Fashion changes. Heard that before? Every six months, it’s a designer’s job to satisfy our hungry eyes with some kind of newness. Often that’s a slight variation on what came before, a refreshed version of the prevailing trend, which looks kind of the same but a little different, accomplished with a tweak of a hem or a new neckline.
Lately we’ve been content with the ever-inflating dress and its chosen accessories (the crazy shoe, the giant bag, the artfully mussy hair); all that floaty volume looked easy, youthful, carefree. But something happened at the fall runway shows. There was no “evolution.” There was an abrupt, collective hairpin turn, so unanimous it seemed choreographed, away from pouf and toward a distinctly sharper, longer line that suddenly looked adult, sophisticated, purposeful. The lean A-line of Marc Jacobs’s coats, the simple sculpture of Miuccia Prada’s skirts cut from ingenious fabrics like glazed mohair, the hard geometry of Stefano Pilati’s jackets at Yves Saint Laurent; suddenly the carefree bubble looked unkempt, the crazy shoe like a nursery toy. We didn’t want to just throw something on; we wanted to get dressed, a paradigm shift Amanda Fortini digs into in her essay, “The End of the Blob.” Even normally immune males are showing an inclination for the new rigor, as our second men’s fashion issue shows. Actor Paul Dano (all of 23 years old and our men’s cover model) generally prefers a hoodie. But even he admits, “I’ve got to say, getting in a nice suit feels good.”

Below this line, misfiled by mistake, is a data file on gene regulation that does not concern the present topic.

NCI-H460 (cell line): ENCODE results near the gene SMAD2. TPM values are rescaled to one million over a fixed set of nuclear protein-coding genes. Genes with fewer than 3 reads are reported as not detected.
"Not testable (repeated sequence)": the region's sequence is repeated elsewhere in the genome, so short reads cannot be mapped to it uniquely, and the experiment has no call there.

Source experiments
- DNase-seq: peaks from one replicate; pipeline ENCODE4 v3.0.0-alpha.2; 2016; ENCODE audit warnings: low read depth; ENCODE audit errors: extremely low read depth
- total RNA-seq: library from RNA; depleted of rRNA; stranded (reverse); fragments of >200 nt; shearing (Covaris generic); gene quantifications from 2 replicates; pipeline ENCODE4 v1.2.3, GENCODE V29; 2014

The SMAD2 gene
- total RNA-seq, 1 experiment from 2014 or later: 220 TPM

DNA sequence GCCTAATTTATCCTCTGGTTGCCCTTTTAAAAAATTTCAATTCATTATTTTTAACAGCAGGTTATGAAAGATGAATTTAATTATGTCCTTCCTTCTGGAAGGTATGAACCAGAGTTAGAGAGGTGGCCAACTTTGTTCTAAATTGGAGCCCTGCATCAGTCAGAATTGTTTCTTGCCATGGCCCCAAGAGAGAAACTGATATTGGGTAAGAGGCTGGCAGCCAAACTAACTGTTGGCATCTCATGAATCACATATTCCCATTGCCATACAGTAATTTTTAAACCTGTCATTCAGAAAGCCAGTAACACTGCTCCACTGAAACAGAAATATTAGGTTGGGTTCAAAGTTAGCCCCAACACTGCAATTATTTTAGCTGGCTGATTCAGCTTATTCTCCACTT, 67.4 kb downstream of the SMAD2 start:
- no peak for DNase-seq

There’s a theory that a prevailing look doesn’t really take hold until a few years into the decade it’s assigned to. Shoulder pads are really mid-eighties; the miniskirt didn’t gain mass acceptance until after the Beatles landed at JFK. By that measure, we may be seeing the first significant fashion pivot of the 21st century—or at least of the next couple of years.